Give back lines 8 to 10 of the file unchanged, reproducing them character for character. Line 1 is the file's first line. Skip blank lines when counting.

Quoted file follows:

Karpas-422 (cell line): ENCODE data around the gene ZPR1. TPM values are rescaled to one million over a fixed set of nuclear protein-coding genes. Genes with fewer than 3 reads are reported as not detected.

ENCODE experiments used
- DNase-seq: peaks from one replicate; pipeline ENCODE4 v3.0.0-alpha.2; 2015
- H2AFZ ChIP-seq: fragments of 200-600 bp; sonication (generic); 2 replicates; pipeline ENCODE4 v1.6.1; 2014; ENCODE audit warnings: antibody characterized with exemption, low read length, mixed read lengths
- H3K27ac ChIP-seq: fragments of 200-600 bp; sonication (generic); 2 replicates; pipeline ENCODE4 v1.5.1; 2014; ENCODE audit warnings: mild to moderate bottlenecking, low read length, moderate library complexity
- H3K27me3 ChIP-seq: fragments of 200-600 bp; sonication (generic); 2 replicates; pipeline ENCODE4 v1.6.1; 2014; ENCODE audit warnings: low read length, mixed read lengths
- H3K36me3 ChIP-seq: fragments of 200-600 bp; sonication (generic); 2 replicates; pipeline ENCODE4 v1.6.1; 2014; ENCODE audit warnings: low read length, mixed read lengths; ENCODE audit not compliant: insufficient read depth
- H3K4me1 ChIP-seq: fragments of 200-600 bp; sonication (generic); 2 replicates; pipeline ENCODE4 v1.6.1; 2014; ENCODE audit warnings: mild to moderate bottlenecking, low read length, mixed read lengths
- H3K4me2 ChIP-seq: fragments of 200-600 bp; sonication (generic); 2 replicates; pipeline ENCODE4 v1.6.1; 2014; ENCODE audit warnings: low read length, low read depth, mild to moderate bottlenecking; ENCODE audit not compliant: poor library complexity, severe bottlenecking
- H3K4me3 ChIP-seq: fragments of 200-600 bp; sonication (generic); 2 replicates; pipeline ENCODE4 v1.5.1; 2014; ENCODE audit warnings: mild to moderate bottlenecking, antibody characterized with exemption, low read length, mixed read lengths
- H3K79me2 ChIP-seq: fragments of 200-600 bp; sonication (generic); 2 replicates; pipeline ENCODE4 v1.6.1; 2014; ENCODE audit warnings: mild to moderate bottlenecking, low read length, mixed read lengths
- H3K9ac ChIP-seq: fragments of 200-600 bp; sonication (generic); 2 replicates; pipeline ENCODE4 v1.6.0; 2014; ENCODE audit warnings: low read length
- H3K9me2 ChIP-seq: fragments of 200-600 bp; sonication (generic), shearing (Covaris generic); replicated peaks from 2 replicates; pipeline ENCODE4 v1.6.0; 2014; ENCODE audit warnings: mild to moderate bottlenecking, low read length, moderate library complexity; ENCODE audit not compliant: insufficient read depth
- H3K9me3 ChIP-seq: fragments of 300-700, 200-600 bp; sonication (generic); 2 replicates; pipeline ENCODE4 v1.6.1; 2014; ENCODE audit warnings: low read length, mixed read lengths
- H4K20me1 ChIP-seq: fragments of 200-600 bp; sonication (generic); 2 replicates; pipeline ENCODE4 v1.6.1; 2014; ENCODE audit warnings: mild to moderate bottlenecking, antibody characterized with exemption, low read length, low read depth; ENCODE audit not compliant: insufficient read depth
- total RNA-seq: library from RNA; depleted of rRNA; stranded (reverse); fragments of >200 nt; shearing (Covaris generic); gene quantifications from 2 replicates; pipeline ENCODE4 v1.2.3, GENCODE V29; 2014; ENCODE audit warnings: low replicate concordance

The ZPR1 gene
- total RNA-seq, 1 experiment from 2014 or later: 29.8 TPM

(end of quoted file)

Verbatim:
- H3K4me1 ChIP-seq: fragments of 200-600 bp; sonication (generic); 2 replicates; pipeline ENCODE4 v1.6.1; 2014; ENCODE audit warnings: mild to moderate bottlenecking, low read length, mixed read lengths
- H3K4me2 ChIP-seq: fragments of 200-600 bp; sonication (generic); 2 replicates; pipeline ENCODE4 v1.6.1; 2014; ENCODE audit warnings: low read length, low read depth, mild to moderate bottlenecking; ENCODE audit not compliant: poor library complexity, severe bottlenecking
- H3K4me3 ChIP-seq: fragments of 200-600 bp; sonication (generic); 2 replicates; pipeline ENCODE4 v1.5.1; 2014; ENCODE audit warnings: mild to moderate bottlenecking, antibody characterized with exemption, low read length, mixed read lengths